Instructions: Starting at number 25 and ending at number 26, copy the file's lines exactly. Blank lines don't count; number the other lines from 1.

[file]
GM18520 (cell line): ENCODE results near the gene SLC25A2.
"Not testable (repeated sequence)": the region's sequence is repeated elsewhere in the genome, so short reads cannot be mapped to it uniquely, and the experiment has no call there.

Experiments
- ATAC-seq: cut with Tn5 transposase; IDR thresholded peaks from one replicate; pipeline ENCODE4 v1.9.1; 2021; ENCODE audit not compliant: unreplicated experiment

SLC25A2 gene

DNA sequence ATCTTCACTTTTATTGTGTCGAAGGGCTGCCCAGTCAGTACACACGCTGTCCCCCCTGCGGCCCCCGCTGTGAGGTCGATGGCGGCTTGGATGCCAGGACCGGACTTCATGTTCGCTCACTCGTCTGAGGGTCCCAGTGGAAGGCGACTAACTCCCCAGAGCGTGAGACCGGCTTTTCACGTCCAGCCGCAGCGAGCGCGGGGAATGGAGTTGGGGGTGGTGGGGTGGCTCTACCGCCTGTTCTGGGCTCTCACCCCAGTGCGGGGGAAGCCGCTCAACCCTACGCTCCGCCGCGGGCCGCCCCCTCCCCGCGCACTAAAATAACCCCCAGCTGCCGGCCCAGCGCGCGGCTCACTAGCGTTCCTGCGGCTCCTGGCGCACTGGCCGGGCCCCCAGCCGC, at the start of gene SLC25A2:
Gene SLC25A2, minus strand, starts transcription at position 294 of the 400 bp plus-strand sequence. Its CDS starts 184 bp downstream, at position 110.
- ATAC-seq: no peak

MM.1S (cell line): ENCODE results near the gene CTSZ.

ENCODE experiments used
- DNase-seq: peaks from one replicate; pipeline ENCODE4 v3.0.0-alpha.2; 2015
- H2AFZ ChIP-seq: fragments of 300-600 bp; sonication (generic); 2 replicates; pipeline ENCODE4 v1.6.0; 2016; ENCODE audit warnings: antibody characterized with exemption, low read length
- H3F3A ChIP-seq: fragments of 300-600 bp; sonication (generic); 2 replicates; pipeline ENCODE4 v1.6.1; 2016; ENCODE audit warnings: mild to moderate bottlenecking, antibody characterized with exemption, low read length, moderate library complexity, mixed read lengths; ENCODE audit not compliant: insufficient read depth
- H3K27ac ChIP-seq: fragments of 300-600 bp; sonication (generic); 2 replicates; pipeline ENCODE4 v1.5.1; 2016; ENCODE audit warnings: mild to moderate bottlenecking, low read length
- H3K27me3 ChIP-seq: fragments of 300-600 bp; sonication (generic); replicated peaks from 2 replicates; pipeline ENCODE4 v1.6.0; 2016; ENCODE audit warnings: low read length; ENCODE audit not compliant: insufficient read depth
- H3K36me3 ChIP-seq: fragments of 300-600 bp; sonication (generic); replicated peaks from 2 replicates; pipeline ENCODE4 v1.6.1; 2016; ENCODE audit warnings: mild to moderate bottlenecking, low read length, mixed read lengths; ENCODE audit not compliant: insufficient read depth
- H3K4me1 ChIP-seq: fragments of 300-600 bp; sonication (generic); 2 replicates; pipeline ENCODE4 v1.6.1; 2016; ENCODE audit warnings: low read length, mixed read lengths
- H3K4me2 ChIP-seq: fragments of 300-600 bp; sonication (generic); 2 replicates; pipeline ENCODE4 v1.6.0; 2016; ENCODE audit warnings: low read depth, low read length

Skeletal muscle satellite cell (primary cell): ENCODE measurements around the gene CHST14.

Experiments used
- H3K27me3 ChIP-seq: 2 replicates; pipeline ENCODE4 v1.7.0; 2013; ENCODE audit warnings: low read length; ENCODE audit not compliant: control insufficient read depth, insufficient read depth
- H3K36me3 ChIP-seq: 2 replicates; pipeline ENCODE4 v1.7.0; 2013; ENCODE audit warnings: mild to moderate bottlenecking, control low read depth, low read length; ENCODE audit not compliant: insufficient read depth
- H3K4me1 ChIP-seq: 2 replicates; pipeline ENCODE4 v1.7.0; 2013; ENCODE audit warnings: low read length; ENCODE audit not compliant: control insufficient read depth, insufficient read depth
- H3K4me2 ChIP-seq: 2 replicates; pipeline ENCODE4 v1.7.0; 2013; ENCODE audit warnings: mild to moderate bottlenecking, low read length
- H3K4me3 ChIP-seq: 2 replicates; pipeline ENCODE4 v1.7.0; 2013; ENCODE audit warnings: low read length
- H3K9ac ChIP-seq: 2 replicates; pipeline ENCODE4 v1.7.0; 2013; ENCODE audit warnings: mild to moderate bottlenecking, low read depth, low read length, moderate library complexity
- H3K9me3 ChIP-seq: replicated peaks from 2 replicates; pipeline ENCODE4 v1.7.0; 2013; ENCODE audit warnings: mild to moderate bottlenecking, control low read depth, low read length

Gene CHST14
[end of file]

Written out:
- H3K4me3 ChIP-seq: 2 replicates; pipeline ENCODE4 v1.7.0; 2013; ENCODE audit warnings: low read length
- H3K9ac ChIP-seq: 2 replicates; pipeline ENCODE4 v1.7.0; 2013; ENCODE audit warnings: mild to moderate bottlenecking, low read depth, low read length, moderate library complexity